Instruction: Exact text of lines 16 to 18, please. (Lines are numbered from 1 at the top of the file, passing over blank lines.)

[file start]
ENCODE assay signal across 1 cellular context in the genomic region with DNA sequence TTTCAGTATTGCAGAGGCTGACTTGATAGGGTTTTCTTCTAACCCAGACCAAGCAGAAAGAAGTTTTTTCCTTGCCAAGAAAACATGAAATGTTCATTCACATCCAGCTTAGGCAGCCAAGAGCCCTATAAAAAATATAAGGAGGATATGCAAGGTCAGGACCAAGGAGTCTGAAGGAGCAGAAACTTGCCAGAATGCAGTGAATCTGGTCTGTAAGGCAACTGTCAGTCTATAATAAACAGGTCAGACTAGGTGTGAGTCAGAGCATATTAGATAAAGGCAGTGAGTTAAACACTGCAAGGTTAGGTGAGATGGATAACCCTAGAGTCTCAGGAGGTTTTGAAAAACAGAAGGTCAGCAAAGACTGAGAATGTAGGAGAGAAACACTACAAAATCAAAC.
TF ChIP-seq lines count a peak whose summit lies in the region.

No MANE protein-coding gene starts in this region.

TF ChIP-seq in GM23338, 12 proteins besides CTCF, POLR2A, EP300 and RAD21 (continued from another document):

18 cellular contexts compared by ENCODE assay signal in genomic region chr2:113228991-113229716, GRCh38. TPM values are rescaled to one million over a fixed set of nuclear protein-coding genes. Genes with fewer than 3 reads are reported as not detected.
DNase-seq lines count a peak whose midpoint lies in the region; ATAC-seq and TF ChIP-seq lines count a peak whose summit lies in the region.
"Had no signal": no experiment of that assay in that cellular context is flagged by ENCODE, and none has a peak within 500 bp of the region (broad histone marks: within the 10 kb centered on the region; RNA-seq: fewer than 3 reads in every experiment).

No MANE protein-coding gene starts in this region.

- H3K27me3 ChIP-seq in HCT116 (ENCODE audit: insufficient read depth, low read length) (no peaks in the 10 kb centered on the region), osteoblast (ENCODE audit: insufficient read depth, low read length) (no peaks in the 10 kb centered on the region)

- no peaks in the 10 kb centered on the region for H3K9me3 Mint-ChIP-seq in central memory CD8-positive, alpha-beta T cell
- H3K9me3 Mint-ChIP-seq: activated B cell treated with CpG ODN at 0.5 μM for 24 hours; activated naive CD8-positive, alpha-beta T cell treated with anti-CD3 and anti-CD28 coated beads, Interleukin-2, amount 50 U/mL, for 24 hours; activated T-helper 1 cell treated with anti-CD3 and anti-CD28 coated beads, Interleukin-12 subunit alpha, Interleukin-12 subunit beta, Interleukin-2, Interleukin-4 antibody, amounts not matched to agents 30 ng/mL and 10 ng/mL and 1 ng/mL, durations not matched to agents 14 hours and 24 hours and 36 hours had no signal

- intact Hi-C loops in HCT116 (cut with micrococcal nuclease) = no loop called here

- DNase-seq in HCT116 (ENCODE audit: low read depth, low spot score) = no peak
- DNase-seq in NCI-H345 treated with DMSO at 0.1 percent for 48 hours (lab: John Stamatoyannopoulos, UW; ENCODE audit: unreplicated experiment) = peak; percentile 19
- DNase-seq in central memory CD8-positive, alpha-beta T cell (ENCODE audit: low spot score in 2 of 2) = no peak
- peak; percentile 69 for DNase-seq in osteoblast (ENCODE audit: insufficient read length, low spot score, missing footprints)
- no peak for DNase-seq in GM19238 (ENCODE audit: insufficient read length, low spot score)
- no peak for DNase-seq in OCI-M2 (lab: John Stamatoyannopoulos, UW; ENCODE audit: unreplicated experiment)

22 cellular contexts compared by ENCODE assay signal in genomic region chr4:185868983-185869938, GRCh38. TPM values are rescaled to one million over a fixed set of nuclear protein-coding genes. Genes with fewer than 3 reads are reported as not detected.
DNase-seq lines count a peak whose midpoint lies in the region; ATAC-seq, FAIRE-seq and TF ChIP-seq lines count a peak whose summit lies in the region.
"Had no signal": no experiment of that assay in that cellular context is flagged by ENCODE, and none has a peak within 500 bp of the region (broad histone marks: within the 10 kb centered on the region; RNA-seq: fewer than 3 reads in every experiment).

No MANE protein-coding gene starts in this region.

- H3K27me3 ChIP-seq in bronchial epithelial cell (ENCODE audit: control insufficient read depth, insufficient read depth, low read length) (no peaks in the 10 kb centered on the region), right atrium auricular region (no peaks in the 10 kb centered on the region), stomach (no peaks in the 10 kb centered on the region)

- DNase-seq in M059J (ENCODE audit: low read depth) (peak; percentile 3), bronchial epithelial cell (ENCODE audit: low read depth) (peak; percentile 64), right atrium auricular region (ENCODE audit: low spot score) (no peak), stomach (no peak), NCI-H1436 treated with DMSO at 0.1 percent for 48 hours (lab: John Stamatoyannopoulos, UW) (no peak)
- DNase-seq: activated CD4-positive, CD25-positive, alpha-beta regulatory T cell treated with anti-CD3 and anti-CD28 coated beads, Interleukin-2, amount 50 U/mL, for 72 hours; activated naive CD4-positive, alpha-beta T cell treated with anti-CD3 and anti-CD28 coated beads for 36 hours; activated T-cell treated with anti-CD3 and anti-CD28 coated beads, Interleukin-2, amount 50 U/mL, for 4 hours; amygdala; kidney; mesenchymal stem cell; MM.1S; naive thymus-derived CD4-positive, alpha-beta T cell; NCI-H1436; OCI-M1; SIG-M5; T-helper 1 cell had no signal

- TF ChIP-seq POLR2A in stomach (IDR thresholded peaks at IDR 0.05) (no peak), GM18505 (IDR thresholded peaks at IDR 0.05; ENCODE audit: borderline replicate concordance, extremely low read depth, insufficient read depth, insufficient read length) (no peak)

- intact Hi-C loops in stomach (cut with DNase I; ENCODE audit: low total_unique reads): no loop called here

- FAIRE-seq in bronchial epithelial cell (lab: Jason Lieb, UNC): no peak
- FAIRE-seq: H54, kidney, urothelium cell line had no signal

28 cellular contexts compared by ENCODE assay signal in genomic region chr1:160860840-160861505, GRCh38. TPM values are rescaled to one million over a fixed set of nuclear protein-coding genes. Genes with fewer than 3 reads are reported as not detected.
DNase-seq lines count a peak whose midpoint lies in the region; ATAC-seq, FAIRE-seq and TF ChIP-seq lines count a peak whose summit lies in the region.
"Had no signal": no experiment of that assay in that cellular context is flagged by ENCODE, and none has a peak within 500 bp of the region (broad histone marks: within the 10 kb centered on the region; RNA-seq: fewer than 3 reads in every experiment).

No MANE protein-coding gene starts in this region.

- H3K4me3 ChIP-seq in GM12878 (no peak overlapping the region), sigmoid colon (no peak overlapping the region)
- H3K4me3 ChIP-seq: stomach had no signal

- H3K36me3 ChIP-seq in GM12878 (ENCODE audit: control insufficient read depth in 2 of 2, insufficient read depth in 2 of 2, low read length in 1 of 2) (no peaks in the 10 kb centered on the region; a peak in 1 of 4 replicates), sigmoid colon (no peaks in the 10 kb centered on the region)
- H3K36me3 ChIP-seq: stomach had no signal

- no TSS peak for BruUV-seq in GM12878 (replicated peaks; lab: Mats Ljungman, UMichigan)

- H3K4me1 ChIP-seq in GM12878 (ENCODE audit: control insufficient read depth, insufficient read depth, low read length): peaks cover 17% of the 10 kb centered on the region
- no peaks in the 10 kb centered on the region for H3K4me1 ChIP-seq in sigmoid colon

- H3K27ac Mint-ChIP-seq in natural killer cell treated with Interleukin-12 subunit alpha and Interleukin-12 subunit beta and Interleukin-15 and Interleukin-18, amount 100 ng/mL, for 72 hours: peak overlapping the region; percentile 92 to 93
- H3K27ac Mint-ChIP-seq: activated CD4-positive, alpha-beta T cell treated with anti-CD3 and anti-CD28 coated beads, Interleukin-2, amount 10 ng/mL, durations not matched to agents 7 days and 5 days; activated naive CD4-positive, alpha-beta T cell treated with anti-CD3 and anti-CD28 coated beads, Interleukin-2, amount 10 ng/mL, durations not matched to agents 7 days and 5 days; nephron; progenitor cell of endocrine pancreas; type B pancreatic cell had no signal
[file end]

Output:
- peak; percentile 69 for DNase-seq in osteoblast (ENCODE audit: insufficient read length, low spot score, missing footprints)
- no peak for DNase-seq in GM19238 (ENCODE audit: insufficient read length, low spot score)
- no peak for DNase-seq in OCI-M2 (lab: John Stamatoyannopoulos, UW; ENCODE audit: unreplicated experiment)